LUSAKA, May 14, 2019 – During the peak of load-shedding in 2017, Edah Muleya, a salon owner in Lusaka’s Kalingalinga area, saw a significant reduction in profits, hurting both her business and her family.
But Muleya no longer has to worry. Last month, President Edgar Chagwa Lungu inaugurated the Bangweulu Scaling Solar Plant in Lusaka’s Multi-Facility Economic Zone. The 54-milliwatt (MW) plant is expected to supply as many as 30,000 households and several businesses with electricity. This is particularly important in Zambia, where one-fifth of the population has access to electricity and drought has taxed hydropower facilities.
“I am excited to hear that President Lungu has launched the Bangweulu Solar plant, because it means load shedding will reduce,” said Muleya. “With stable supply of electricity, I am able to make a profit of about K3500 ($350).”
Constructed with support from the World Bank Group through the International Finance Corporation (IFC), Zambia is the first country in Sub-Saharan Africa to implement the Scaling Solar program. The program brings together Bank Group services and instruments under a single engagement aimed at creating viable markets for grid-connected solar energy.
“This program represents what coordinated efforts can achieve,” President Lungu said during the event. “The collaboration and commitment shown by the key government institutions involved in this effort should be a model of how we facilitate private sector growth in Zambia.”
Small business owners such as Canan Mutunta, a welder, and Luckson Ngoma, a barbershop owner, also hope to benefit from the stable supply of electricity.
“When there is no load shedding in a week, I am able to make a complete metal gate which I sale for K1500 (US$150),” Mutunta said. “I am happy that government is working toward reducing loading shedding through use of solar energy.”
Scaling Solar Program
Scaling Solar is an open and competitive approach that facilitates the rapid development of privately-owned, utility-scale solar PV projects in Sub-Saharan Africa. It enables governments and utilities to procure solar power transparently and at the lowest possible cost. Through competitive auctions organized by the program, Zambia was able to attract world class developers to its first two projects and obtain some of the lowest tariffs in Africa at that time; $.06 cents and $.078 cents per kilowatt hour fixed for 25 years.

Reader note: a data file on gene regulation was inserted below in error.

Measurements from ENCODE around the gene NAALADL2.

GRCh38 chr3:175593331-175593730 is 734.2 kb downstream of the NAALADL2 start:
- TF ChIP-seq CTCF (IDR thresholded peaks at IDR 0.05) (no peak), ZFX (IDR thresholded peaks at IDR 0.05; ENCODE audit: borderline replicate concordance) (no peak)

In recent years, droughts in southern Africa have significantly reduced the electrical output of Zambia’s hydropower plants, leaving many Zambians in the dark. Power shortages and forced rationing have impacted the national economy and pushed the government to mandate the procurement of 600 megawatts (MW) of solar photovoltaic (PV) power and to target an overall increase in electricity generation to 6,000 MW by 2030.
With its year-round sunshine and geographical location, Zambia is well positioned to integrate solar power into its energy mix dominated by climate-vulnerable hydropower.
“The Scaling Solar Project will make Zambia save significant amounts of money in the long run,” said Ina Ruthenberg, World Bank Country Manager for Zambia. “For a 54-megawatt project over a 25-year concession period, it equates to a saving of almost $140 million.”
Scaling Solar is also quick. Zambia has been able to assess projects and manage competitive tenders in short order. The first plants are now being built with commissioning set to occur within a fraction of the time it would have taken Zambia to do so independently.
“Scaling Solar is a step change for Zambia and other countries facing electricity shortages,” said Madalo Minofu, IFC Resident Representative for Zambia.
More power, less expense
The first projects at Bangweulu, sponsored by French company NEOEN, is now commissioned with IFC financing and letters of credit backed by International Development Association (IDA) partial risk guarantees. Zambia has entered a second round with Scaling Solar to develop additional solar plants, which also envision IDA18 payment and loan guarantees to back-stop the plants coupled with IFC financing.
Zambia’s Minister of Energy, Mathew Nkhuwa, said the projects will not only curb power shortages and provide a source of energy that complements Zambia’s hydro-based system, they “will allow the government of Zambia to reduce its electricity purchase from expensive diesel power plants.”
Based on initial assumptions, Zambia’s savings over the first 25 years would be about $163 million per 50 MW power plant. The first two plants will increase the country’s available generating capacity by 5% and will help restore water levels in its hydropower dams.